Though the idea that New Zealand democracy is about to be literally overthrown is overblown, I’m not the only one who’s concerned about a creeping tide of illiberalism that is starting to affect our online interactions, our media, and especially our universities. And this sense that New Zealand, in some subtle but definite ways, is becoming less free is something else I’m interested in throwing more light on during my time here.   

The Beehive rebuts misplaced fears
Dr Bryce Wilkinson | Senior Fellow | bryce.wilkinson@nzinitiative.org.nz
We in the Beehive are aware of some unfounded dissatisfaction amongst the great unwashed.

There are stories of a health system in crisis. This is not so. If it were, we would have told you.

The real emergency is, as everyone knows, climate change. Think not of hospital shortages today. Think instead of all those who are going to drown in 2100 because they did not notice sea-level rise. Subsidies for electric cars are more important than yet more money for hospitals.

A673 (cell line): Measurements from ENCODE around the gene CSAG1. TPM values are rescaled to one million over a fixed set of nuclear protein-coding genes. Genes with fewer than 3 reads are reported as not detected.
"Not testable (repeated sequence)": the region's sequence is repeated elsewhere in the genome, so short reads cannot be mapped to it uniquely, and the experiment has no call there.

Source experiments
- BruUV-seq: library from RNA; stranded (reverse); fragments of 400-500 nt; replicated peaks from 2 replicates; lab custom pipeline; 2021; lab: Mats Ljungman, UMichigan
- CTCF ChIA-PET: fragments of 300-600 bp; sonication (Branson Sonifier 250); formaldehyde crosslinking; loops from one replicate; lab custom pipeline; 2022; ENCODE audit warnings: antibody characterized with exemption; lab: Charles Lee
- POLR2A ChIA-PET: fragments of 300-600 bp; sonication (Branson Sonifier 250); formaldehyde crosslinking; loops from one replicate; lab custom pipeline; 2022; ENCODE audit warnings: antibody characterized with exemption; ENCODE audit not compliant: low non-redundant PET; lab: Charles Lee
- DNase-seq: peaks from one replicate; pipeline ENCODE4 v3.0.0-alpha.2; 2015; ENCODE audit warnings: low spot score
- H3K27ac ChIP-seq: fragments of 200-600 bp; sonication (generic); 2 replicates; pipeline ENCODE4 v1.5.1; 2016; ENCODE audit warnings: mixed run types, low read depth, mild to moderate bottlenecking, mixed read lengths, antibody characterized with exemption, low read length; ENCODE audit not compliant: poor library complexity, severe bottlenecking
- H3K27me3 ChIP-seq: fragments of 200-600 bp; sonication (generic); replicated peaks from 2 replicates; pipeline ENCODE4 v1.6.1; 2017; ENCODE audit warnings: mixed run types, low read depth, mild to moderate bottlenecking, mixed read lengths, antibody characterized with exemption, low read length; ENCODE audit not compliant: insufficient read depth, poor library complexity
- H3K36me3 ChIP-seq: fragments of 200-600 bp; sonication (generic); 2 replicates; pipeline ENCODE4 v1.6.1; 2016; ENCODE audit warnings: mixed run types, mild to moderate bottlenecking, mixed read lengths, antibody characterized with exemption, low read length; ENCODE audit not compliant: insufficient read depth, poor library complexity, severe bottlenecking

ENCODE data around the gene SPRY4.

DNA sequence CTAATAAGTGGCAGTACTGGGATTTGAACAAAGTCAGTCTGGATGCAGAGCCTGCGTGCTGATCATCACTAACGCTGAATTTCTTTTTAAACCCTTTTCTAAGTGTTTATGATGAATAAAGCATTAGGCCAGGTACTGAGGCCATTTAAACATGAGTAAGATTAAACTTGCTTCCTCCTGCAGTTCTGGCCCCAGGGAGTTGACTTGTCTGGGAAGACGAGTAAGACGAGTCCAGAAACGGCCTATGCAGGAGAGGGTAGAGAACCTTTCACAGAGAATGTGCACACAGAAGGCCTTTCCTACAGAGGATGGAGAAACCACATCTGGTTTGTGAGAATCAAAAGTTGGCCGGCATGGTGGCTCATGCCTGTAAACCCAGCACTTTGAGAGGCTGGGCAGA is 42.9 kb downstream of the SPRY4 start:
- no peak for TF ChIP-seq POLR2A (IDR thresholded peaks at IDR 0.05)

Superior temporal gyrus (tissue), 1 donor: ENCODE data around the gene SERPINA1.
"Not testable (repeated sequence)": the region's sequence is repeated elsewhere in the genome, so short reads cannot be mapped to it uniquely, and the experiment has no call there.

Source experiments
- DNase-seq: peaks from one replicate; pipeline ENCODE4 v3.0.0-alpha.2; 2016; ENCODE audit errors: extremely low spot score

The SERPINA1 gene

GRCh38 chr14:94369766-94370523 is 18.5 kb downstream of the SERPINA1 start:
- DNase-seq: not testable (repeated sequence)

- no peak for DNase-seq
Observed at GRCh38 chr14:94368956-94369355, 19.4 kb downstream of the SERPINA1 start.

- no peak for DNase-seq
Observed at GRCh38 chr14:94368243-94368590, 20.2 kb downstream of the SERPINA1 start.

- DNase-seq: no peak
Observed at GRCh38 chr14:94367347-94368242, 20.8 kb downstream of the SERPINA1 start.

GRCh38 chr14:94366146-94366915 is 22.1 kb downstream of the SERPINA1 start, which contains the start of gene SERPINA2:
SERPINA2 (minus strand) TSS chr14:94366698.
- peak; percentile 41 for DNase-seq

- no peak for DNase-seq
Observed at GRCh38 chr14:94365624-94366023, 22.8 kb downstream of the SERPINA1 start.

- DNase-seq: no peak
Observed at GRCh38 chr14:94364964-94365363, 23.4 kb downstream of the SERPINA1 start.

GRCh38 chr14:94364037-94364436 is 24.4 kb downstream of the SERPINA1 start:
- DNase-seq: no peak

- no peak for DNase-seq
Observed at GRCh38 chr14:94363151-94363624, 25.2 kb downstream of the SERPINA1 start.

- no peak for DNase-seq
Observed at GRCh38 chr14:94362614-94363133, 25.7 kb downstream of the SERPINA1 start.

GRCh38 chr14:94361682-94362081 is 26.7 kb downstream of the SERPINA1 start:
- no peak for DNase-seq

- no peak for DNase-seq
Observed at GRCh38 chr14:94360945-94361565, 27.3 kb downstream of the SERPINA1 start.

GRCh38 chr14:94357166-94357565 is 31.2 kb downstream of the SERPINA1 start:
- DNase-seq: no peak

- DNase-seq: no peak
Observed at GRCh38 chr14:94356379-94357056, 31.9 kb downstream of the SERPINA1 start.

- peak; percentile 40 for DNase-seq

There are also stories that the amalgamation of Polytechnics has destroyed their creativity and independence.

This is absurd. Our new structure has at least 21 people with “chief executive” in their titles. The 21 oversee the chief executives of the 16 polytechnics. What chief executive would not welcome such support?

Some are complaining that the top boss is earning $13,000 a week while on ‘special’ leave. That is what we call a fair go for the ordinary bloke. Others can learn from it.

School truancy. Another problem inherited from the other lot. What everyone is missing is how much worse it would be if parents were paying directly for their truant children. Private schools are the pits.